Burn in central Yukon, Hilary Cooke
Burn in central Yukon © Hilary Cooke

Climate change

Climate change is already reshaping natural systems, changing everything from snow cover and water levels to the size and intensity of wildfires.

We are focused on solutions that use the essential role of nature to reverse climate change and its impact on people, while helping nature adapt to the changing world.

The Challenge

The speed and scope of change

  • These changes are happening quickly – in some cases, faster than species and northern communities can adapt. The new pressures created by changing climate conditions, such as habitat shifts and changes in food availability, are adding to pressures on wild species, ecosystems, and local communities from resource development and other human activities.

Our Solutions

Calling attention to the essential role of northern peatlands

  • We’re drawing attention to the need to protect peatlands in Canada. We’re working on ways to better understand peatland ecology and to advance policies to protect places like the Hudson’s Bay Lowlands – the world’s second largest peatland complex.

Identifying and protecting climate refugia

  • We're identifying places that will change more slowly because of local conditions. These refugia can help species that are feeling the heat from climate change.

  • We focus on conserving large and ecologically intact areas like the far north in Ontario and watersheds in Yukon through our support of Indigenous-led conservation and land use planning efforts. This gives species options when faced with bigger fires or other changes to their habitat. These large areas are more resilient to climate change than small, fragmented habitats.

Understanding how climate change affects wildlife

  • We’re suggesting several ways to reduce the impact of growing ship traffic on whales and seals, before the Arctic Ocean becomes a busy shipping shortcut.

  • We’re studying how bat boxes can provide a safe range of temperatures for bats to roost and raise their young.

Projects

Documenting the impacts of underwater noise

Documenting the impacts of underwater noise

Addressing impacts from shipping and climate change in the western Arctic

Yukon Climate Change

Yukon Climate Change

Why we need to plan for a changing climate and landscape

Resources


Stories and op-eds

Singing from the same song sheet: bringing the climate and biodiversity agendas together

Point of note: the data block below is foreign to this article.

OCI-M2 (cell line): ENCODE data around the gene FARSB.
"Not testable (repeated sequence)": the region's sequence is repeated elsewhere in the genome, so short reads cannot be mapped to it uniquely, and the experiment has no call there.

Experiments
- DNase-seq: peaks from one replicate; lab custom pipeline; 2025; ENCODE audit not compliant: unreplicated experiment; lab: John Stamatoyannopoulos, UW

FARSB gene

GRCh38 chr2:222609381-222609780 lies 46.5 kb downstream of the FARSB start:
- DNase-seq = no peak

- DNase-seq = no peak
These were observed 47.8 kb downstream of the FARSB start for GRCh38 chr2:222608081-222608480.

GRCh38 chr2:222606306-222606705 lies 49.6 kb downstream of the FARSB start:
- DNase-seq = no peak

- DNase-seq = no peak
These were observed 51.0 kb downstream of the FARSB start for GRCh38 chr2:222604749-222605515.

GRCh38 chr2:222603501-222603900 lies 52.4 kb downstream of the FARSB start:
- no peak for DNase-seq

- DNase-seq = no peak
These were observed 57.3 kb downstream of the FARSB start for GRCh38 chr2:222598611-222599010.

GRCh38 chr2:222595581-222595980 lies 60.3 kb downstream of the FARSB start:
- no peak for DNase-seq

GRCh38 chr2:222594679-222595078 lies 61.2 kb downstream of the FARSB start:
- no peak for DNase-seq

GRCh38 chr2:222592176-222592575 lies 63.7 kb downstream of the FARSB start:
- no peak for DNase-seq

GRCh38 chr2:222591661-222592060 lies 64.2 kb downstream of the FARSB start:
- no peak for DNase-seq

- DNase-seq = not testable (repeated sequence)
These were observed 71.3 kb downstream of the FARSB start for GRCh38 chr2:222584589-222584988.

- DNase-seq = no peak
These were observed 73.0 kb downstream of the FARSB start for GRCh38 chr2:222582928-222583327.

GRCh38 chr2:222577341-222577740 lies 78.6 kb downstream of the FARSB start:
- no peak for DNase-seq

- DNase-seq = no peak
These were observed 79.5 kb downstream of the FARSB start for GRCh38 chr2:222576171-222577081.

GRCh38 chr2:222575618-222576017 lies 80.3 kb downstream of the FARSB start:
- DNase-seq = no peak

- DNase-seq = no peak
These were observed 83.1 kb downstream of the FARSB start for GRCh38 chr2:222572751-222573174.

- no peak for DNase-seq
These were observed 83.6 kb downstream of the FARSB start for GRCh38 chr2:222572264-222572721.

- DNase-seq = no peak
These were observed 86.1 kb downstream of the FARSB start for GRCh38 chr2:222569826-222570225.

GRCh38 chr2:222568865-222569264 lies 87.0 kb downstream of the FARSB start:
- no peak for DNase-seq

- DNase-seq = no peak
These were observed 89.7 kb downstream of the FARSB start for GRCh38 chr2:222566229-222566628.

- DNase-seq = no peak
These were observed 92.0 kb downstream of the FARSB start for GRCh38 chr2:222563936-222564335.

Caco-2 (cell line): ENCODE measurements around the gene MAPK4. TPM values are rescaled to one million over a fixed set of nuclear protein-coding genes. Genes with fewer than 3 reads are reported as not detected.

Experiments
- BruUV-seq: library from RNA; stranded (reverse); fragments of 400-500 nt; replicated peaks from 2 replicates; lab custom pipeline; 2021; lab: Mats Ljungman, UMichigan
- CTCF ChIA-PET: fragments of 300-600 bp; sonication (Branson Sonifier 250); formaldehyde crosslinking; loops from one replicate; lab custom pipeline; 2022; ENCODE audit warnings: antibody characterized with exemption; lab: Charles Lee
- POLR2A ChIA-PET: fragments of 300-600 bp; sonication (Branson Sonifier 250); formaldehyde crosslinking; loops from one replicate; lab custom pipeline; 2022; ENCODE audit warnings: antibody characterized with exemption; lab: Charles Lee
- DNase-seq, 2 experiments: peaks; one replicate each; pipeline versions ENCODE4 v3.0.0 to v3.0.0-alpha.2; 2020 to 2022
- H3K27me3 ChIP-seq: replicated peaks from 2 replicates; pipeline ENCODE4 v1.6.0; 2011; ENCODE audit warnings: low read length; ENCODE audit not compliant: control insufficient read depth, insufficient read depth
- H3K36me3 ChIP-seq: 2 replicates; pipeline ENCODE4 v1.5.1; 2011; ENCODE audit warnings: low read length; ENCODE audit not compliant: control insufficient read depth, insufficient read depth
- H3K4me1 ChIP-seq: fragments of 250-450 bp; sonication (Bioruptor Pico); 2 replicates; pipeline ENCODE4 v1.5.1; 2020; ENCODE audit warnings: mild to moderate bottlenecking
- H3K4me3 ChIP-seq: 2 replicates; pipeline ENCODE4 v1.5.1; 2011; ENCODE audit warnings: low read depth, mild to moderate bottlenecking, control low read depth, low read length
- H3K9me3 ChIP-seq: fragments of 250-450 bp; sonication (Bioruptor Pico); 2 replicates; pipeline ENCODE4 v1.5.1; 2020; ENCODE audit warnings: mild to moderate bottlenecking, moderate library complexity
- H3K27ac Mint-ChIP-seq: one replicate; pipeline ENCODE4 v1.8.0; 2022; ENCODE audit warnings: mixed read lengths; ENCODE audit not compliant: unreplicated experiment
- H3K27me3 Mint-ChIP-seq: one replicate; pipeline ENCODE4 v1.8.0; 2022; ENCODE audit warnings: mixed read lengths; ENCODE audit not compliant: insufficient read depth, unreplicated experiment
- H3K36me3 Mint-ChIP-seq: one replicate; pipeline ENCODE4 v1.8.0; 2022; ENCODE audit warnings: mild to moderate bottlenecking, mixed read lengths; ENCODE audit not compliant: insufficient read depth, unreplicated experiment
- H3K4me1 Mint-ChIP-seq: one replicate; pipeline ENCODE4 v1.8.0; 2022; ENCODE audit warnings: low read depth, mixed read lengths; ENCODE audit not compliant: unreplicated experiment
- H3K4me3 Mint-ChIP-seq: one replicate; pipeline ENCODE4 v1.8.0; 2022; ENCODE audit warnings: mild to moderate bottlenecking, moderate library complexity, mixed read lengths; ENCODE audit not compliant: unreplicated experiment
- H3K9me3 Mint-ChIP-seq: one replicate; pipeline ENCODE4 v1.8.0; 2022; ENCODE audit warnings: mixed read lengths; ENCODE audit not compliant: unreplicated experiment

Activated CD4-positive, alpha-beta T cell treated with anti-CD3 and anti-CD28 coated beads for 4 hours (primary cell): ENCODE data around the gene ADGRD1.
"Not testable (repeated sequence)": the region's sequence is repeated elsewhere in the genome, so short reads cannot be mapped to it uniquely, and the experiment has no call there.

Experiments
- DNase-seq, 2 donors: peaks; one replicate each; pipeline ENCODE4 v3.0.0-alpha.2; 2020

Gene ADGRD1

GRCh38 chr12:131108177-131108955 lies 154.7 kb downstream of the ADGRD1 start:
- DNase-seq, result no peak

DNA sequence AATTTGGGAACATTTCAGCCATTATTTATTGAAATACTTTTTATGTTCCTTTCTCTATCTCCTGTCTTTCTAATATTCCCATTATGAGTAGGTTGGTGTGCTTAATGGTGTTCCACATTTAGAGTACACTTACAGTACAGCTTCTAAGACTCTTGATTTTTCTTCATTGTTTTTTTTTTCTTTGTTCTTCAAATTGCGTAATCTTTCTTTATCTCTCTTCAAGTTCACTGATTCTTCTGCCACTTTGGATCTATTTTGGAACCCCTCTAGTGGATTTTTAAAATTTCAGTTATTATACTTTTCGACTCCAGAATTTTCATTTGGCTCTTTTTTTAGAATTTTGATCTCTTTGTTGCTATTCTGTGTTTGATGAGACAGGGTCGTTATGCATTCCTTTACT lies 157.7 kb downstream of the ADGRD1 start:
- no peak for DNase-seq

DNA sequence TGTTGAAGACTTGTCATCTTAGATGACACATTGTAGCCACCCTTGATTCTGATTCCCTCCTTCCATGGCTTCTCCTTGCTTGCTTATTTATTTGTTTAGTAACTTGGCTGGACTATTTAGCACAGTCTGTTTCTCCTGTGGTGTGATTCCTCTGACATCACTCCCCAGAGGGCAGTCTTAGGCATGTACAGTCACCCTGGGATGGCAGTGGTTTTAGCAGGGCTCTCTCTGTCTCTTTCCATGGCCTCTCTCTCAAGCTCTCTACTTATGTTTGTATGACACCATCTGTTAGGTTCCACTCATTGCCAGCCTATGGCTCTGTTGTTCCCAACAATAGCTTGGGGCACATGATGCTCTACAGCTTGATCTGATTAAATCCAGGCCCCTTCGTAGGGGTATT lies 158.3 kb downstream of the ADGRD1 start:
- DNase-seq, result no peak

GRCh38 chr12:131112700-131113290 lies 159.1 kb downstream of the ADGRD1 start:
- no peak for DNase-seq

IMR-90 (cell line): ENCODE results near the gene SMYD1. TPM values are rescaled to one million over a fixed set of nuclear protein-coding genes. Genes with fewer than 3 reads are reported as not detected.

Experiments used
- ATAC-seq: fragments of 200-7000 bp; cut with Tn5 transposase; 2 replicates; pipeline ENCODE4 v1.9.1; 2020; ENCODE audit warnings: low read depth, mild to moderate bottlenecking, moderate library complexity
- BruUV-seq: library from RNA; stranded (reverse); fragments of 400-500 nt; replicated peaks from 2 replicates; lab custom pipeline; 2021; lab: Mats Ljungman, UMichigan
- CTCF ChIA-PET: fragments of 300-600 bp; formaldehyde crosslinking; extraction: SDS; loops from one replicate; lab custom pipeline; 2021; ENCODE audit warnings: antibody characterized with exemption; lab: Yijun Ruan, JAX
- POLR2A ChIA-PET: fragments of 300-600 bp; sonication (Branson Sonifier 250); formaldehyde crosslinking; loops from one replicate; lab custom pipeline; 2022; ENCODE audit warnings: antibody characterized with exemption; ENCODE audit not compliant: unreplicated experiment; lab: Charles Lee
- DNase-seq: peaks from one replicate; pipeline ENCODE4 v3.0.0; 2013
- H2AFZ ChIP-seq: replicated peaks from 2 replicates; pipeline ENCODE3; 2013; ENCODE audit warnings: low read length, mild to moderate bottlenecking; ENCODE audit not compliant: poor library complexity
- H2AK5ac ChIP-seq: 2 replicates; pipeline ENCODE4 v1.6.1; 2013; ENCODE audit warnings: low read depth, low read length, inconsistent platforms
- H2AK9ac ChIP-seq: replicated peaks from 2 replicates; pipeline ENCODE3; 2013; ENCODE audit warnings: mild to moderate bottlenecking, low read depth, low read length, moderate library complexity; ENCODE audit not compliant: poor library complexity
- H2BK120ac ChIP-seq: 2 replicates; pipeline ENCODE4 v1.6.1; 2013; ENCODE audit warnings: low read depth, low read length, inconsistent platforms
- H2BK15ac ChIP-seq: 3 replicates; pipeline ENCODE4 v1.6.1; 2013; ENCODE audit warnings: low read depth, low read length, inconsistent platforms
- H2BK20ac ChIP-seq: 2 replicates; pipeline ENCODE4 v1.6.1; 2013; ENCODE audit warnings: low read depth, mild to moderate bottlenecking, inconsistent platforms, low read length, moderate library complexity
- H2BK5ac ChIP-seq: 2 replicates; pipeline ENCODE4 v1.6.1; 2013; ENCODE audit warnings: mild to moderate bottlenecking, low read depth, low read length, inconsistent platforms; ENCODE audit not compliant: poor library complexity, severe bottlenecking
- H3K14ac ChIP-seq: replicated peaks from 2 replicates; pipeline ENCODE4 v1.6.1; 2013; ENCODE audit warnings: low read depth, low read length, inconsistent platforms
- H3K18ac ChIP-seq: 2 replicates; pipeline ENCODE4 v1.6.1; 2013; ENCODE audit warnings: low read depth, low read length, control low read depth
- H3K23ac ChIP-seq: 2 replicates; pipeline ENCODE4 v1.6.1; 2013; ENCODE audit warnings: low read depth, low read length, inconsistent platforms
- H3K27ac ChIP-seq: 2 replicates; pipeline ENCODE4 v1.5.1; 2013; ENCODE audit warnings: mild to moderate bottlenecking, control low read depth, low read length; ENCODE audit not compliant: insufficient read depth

2023-12-21

Singing from the same song sheet: bringing the climate and biodiversity agendas together

Earlier this month in Dubai at the COP28 climate talks, the world’s countries finally agreed that addressing the climate crisis will require a “transition away” from fossil fuels.
Justina Ray
After burn: The new face of fire puts wildlife on the hot seat
2023-11-01

After burn: The new face of fire puts wildlife on the hot seat

How Canada’s wildlife is struggling to cope with the human-induced forcings of climate change
Justina Ray, Hilary Cooke
Burning trees: not a good way to solve the climate crisis
2023-08-01

Burning trees: not a good way to solve the climate crisis

Letter to Yukon News: re Biomass for Institutional Heating
Donald Reid, Hilary Cooke

Media coverage

The Road - The Breathing Lands

WCS Canada's Lorna Harris was interviewed for this podcast series on development in northern Ontario.
2024-01-30 | National Observer

Peatlands are the climate bomb waiting to explode

The destruction of peatlands can cause billions of tons of carbon to be released into the atmosphere, worsening the already intensifying climate crisis
2023-08-28 | The Week

Our team

Justina Ray

Justina Ray

President & Senior Scientist

Chrystal Mantyka-Pringle

Chrystal Mantyka-Pringle

Co-Director, Northern Boreal Mountains Program

Lorna Harris

Lorna Harris

Director of Forests, Peatlands and Climate Change Program

Victoria Goodday

Victoria Goodday

Policy Analyst - Natural Climate Solutions


Press releases

New report shows Canada’s trees in growing trouble
2023-03-26

New report shows Canada’s trees in growing trouble

Almost one-quarter of tree species now at risk